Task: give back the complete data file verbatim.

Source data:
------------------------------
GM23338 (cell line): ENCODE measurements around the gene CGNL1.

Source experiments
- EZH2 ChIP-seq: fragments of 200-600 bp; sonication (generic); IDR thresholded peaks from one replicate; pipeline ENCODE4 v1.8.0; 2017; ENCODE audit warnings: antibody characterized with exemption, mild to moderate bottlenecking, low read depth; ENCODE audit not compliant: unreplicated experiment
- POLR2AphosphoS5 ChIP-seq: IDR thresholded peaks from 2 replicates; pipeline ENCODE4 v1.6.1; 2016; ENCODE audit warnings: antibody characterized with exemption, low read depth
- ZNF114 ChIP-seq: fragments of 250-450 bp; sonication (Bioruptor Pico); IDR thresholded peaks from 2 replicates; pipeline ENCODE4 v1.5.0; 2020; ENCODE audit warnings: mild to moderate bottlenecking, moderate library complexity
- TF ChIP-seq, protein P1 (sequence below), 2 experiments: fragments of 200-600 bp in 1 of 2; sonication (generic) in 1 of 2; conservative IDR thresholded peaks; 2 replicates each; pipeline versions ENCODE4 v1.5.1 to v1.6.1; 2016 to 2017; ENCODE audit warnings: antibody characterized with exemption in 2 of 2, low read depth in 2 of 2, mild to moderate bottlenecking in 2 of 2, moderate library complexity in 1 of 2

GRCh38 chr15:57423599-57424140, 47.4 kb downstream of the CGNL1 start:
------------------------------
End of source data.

GM23338 (cell line): ENCODE measurements around the gene CGNL1.

Source experiments
- EZH2 ChIP-seq: fragments of 200-600 bp; sonication (generic); IDR thresholded peaks from one replicate; pipeline ENCODE4 v1.8.0; 2017; ENCODE audit warnings: antibody characterized with exemption, mild to moderate bottlenecking, low read depth; ENCODE audit not compliant: unreplicated experiment
- POLR2AphosphoS5 ChIP-seq: IDR thresholded peaks from 2 replicates; pipeline ENCODE4 v1.6.1; 2016; ENCODE audit warnings: antibody characterized with exemption, low read depth
- ZNF114 ChIP-seq: fragments of 250-450 bp; sonication (Bioruptor Pico); IDR thresholded peaks from 2 replicates; pipeline ENCODE4 v1.5.0; 2020; ENCODE audit warnings: mild to moderate bottlenecking, moderate library complexity
- TF ChIP-seq, protein P1 (sequence below), 2 experiments: fragments of 200-600 bp in 1 of 2; sonication (generic) in 1 of 2; conservative IDR thresholded peaks; 2 replicates each; pipeline versions ENCODE4 v1.5.1 to v1.6.1; 2016 to 2017; ENCODE audit warnings: antibody characterized with exemption in 2 of 2, low read depth in 2 of 2, mild to moderate bottlenecking in 2 of 2, moderate library complexity in 1 of 2

GRCh38 chr15:57423599-57424140, 47.4 kb downstream of the CGNL1 start: